It looks like Amazon may be opening convenience stores to compliment them. The WSJ reports that Amazon’s Project Como is the retailer’s next step into the grocery market:
Amazon.com Inc. is pushing deeper into the grocery business with plans to introduce convenience stores as well as curbside pickup locations, say people familiar with the matter.
The Seattle company aims to build small brick-and-mortar stores that would sell produce, milk, meats and other perishable items that customers can take home, these people say. Primarily using their mobile phones or, possibly, touch screens around the store, customers could also order peanut butter, cereal and other goods with longer shelf lives for same-day delivery.
For customers seeking a quicker checkout, Amazon will soon begin rolling out designated drive-in locations where online grocery orders will be brought to the car, the people said. The company is developing license-plate reading technology to speed wait times.
An Amazon spokeswoman declined to comment.
The grocery stores, known internally as Project Como, are for now slated exclusively for customers of its Fresh subscription service, which promises same-day food delivery at set times, the people said. Last week, Amazon dropped its $299 annual price for Fresh and instituted a $15 monthly fee, available to members of its $99 Prime delivery service.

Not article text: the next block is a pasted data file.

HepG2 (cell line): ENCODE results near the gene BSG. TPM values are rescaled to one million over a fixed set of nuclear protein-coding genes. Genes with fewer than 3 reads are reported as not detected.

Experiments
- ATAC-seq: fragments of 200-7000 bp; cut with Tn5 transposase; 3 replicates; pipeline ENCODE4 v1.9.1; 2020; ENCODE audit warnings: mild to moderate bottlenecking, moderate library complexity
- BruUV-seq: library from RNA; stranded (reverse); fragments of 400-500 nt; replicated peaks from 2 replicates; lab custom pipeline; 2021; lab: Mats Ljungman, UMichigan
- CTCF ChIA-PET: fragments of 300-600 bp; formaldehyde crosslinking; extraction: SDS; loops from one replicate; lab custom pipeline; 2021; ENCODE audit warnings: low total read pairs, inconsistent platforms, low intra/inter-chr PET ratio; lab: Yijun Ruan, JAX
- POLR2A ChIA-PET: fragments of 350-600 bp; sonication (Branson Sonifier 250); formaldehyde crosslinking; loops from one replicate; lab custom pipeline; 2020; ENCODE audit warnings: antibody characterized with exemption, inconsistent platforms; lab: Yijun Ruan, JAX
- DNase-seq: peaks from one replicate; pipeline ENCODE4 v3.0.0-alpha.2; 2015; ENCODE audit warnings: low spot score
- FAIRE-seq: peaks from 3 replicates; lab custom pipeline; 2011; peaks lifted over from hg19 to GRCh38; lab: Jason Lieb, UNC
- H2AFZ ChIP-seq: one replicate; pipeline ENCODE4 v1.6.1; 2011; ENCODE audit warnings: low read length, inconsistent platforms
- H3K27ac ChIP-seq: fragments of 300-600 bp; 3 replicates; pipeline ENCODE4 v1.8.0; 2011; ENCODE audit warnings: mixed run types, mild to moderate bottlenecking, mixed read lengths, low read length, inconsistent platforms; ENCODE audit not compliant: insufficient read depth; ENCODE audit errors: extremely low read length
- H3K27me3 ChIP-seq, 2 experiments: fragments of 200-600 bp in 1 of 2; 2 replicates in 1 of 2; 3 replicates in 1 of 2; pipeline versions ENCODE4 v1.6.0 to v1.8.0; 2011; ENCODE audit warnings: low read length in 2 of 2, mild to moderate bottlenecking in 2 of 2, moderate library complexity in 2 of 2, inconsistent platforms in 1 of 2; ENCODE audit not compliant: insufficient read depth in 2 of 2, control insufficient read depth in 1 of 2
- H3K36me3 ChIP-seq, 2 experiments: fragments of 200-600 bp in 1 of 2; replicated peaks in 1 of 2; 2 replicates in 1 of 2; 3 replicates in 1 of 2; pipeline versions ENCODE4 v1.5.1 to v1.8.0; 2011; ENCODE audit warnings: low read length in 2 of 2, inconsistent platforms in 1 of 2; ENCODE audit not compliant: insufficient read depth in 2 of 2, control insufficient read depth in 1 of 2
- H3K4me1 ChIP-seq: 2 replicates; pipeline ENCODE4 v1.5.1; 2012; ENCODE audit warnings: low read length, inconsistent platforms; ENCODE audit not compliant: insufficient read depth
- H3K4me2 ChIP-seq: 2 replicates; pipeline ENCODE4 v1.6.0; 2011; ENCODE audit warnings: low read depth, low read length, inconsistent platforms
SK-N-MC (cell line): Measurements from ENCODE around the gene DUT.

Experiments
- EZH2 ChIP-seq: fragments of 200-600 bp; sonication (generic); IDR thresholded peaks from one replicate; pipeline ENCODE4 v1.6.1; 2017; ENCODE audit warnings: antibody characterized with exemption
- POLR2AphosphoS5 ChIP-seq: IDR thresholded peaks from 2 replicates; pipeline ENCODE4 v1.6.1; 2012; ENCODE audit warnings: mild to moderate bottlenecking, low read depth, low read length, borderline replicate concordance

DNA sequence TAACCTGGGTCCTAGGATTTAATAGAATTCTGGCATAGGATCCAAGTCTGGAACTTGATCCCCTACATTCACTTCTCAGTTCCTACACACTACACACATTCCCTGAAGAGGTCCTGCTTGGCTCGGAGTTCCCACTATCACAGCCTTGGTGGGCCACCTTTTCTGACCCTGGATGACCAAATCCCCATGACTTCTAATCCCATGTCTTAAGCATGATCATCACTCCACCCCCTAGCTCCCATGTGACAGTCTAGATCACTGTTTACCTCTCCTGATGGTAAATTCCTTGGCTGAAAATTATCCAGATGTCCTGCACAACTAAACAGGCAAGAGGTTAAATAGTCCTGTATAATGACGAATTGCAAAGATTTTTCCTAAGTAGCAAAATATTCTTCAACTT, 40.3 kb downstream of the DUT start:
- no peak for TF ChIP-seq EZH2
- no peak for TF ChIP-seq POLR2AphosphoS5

It’s not explicitly stated in the article, but it sounds to me like the convenience stores are the drive-in grocery stores currently under construction. (The article draws an inference to a connection but doesn’t state it clearly.)
All we know about those stores comes from the planning documents, but the descriptions and artist renderings suggest we are looking at the two parts of the same story.
It’s a pity that the new stores will be limited to only Amazon Fresh subscribers, but I wouldn’t expect that to last.
It’s one thing to pay extra for delivery of refrigerated groceries, but another thing to pay for the privilege of picking them up. When it comes to the latter there are just too many competitors like convenience stores and bodegas which don’t charge a membership fee.
In the long run Amazon’s convenience stores will have to adopt that practice of its competitors, otherwise the will simply cost too much for the convenience.